From the race to jurisdiction to being the first to invoke a final decision: Cour de cassation, 30 September 2009


Une décision rendue par la Cour de cassation le 30 septembre 2009, reconnaît en France les effets d’une décision de divorce rendue aux Etats-Unis et devenue définitive, alors même que les tribunaux français avaient été saisis en premier. Cette décision laisse penser que la course à la saisine des juridictions en matière de divorce (en dehors de l’Union Européenne) peut devenir la course à l’obtention d’une décision définitive.

From the race to jurisdiction to being the first to invoke a final decision: Cour de cassation, 30 September 2009

In a ruling case where W filed in Massachusetts over a month after H filed for divorce in France in Toulouse (H had filed his divorce petition on 28 October 2005 and W filed her divorce petition in the US on 21 November 2005[1]), the French Supreme Court (the Cour de cassation[2]) ruled that the decision rendered by the Massachusetts courts on August 16th 2006 declaring the divorce between the spouses final was to be recognized in France in accordance with French exequatur rules. The Court of Appeals decision accepting that the US decision could be recognized in France, was rendered on 20 May 2008, almost two years after the 16 August 2006 divorce decision rendered by the U.S. courts.

The divorce was therefore final in the US before the Toulouse Court of Appeals even had the opportunity to the resolve the issue of lis alibi pendens and it ruled that the procedure in France had lost all interest. Consequently, the provisional measures ordered by the court (the French equivalent of custody and maintenance pending suit), as a consequence, had lapsed.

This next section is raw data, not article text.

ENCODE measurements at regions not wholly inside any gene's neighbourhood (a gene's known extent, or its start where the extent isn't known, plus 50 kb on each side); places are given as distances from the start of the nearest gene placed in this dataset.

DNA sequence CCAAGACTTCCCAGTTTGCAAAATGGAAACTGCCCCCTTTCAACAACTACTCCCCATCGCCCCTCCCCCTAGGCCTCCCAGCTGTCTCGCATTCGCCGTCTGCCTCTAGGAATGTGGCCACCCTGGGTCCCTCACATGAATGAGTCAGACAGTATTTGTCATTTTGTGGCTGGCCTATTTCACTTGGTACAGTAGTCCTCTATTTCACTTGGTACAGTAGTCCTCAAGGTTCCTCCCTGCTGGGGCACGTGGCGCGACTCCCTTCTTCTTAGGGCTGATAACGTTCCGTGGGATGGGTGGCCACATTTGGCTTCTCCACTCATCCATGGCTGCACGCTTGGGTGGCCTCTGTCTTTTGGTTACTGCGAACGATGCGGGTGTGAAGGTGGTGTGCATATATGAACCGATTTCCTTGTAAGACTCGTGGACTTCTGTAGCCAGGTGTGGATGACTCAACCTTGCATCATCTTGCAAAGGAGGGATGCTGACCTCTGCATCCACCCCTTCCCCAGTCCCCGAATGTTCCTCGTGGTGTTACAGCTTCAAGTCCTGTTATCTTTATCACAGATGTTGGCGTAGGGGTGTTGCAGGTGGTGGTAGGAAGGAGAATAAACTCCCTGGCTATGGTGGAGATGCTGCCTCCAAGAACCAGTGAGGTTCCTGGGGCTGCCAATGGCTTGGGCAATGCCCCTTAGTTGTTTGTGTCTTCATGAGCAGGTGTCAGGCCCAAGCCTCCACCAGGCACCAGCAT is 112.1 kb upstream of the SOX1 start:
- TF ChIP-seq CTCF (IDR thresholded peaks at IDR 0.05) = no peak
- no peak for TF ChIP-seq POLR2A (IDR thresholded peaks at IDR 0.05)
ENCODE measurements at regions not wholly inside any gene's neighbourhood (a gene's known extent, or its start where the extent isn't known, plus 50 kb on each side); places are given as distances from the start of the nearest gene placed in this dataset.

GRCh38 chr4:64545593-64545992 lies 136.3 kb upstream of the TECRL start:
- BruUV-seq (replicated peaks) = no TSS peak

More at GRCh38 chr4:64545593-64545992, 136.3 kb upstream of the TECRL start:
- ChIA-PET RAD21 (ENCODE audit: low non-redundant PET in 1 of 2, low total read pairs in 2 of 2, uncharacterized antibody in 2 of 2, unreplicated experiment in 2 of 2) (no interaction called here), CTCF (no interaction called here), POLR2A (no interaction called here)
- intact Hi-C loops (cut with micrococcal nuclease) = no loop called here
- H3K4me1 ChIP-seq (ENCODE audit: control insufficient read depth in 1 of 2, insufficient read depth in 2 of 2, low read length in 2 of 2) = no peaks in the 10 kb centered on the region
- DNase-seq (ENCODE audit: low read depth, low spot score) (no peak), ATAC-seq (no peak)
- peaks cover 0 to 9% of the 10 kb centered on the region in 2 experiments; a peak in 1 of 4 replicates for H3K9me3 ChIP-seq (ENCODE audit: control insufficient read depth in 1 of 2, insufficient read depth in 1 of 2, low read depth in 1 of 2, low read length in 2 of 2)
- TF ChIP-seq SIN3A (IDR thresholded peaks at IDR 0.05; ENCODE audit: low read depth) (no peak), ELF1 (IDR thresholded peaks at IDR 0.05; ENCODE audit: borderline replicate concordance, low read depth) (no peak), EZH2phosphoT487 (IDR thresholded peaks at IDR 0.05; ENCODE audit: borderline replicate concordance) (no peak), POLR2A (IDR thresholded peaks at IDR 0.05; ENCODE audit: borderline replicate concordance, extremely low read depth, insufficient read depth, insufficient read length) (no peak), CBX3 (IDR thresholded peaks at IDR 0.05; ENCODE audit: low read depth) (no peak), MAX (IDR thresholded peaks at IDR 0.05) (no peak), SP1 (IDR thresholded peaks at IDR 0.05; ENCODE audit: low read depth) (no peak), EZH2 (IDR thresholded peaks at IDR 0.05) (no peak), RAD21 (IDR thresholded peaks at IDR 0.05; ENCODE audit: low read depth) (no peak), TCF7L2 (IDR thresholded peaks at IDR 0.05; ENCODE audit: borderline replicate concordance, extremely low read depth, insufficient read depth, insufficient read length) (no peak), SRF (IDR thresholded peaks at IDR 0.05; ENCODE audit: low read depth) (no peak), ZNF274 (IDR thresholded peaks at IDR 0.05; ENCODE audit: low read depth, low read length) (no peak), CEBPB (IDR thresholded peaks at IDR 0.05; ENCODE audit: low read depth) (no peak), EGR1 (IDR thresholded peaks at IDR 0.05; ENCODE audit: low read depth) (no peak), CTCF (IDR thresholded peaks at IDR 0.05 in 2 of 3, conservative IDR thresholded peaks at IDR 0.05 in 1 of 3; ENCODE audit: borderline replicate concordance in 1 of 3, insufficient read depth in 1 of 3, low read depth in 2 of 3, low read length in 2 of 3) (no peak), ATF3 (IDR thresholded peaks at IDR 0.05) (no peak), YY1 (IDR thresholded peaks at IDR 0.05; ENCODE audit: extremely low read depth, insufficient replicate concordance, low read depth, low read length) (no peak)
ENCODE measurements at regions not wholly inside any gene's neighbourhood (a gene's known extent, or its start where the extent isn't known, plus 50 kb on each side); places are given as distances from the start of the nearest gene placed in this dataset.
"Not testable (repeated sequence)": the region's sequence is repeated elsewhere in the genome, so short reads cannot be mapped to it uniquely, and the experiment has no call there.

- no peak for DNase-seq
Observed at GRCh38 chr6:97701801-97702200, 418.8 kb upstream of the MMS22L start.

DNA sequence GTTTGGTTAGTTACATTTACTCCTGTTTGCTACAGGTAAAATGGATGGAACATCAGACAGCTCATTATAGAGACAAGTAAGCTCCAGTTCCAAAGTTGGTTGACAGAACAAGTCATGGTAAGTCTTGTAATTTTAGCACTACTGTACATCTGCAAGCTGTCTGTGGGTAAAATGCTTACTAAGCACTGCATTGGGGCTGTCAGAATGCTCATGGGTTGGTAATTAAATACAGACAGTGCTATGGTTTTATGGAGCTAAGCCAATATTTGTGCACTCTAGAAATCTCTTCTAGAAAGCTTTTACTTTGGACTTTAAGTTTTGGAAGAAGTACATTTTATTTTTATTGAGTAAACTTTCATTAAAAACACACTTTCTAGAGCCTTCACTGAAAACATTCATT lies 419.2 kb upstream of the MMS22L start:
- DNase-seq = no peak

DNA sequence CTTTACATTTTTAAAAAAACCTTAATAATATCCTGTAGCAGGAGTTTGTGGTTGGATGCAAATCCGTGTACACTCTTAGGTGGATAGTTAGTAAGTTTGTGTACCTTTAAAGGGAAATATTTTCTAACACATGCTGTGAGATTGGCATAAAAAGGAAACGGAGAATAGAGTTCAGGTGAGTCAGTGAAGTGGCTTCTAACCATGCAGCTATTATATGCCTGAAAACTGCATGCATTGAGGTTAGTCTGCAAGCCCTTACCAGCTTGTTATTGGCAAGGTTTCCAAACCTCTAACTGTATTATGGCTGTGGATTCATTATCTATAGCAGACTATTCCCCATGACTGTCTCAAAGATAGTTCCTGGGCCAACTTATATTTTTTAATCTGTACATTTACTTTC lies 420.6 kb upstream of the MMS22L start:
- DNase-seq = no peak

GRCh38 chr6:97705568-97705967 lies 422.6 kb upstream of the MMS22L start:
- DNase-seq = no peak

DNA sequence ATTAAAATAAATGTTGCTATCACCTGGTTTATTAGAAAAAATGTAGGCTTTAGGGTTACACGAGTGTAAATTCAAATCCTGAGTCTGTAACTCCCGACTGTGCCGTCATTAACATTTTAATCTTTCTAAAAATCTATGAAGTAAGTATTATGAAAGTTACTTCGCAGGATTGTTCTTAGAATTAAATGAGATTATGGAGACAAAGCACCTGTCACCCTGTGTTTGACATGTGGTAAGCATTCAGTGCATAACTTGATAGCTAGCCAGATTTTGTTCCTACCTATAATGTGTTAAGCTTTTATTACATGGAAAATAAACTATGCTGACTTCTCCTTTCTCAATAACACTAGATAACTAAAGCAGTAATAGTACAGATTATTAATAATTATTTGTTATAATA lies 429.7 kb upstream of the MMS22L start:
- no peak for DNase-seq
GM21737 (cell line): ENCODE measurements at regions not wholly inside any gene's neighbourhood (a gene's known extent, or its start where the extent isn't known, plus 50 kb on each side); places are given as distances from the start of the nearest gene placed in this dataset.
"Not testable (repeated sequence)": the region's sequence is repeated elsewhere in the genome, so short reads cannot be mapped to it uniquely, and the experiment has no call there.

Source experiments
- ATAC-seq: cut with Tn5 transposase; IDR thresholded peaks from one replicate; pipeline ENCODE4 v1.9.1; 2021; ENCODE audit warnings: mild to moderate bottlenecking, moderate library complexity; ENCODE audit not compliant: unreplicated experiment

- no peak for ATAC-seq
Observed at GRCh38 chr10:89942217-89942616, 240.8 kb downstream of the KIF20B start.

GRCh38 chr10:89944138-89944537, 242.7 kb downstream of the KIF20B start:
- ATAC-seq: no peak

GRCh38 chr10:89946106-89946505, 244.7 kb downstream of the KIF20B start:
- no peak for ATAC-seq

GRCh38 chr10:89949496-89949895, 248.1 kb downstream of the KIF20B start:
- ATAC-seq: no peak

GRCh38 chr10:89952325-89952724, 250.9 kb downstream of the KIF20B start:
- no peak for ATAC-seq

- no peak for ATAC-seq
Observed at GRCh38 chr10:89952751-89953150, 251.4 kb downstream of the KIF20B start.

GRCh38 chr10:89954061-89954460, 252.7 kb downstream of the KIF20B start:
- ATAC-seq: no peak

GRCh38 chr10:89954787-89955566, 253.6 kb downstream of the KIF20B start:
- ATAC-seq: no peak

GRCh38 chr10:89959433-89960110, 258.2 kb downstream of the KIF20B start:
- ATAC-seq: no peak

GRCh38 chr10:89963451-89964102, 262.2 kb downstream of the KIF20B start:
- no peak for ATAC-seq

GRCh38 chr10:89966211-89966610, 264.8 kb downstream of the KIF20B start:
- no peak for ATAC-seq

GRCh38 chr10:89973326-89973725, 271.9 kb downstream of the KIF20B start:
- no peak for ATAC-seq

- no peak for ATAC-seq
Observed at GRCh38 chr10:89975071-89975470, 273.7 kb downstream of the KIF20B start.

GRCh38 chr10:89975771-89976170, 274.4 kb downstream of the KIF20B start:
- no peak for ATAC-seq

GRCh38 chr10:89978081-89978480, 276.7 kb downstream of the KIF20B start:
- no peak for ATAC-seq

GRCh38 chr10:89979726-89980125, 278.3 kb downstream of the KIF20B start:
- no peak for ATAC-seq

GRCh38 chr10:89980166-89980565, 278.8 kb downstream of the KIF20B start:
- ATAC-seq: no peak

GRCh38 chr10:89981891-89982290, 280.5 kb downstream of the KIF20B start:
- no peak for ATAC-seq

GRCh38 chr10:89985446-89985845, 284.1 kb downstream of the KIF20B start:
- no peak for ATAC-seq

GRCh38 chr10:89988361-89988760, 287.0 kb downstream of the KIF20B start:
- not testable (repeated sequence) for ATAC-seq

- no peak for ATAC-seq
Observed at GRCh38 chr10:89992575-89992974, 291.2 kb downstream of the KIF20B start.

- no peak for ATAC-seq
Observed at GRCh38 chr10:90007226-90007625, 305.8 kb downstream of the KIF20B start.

Moreover, the Toulouse Court of Appeals and then the Supreme Court considered that that the petition filed by W was not necessary fraudulent, even though H had already filed in France. The validity of her petition was based on (i) her having resided with her three children in the US for more than six months before it was filed, (ii) her intent of trying to receive a more profitable decision in seizing the Massachusetts courts was not proved, and (iii) H was notified of the proceedings before the U.S. courts and acknowledged having received the exhibits submitted by W[3].

The spouse who risks having the divorce be heard in France, such jurisdiction being not of its choosing, should therefore persevere and obtain a ruling from a “speedier” US jurisdiction, enabling it to invoke the rule of res judicata against the other spouse’s argument of lis alibi pendens.

The lesson learned is that lawyers representing clients wishing to have divorce proceedings entertained in the US, rather than in France, in the hopes of obtaining a more generous financial award and settlement, should remember that the race may not be over until the divorce has been proclaimed final by either jurisdiction. Filing first is no longer the finish line of the race, but rather, the starting point….

[1] It is possible that W had not been served yet and was not aware of the petition filed by H, at the time she filed her petition in the US.

[2] Cour de cassation, 1st civil chamber, 30 September 2009, No. 08-18769.

[3] The Court of Appeals adopted the same position as had been taken by the Supreme Court in a similar case tried in 2006 by which it ruled that a decision pronouncing the divorce final rendered by a foreign court seized second could be receive full force and effect in France if the seizing of the foreign court (after the French court had been seized first) was not fraudulent. Cour de cassation, 1st civil chamber, 28 March 2006, No. 03-18934.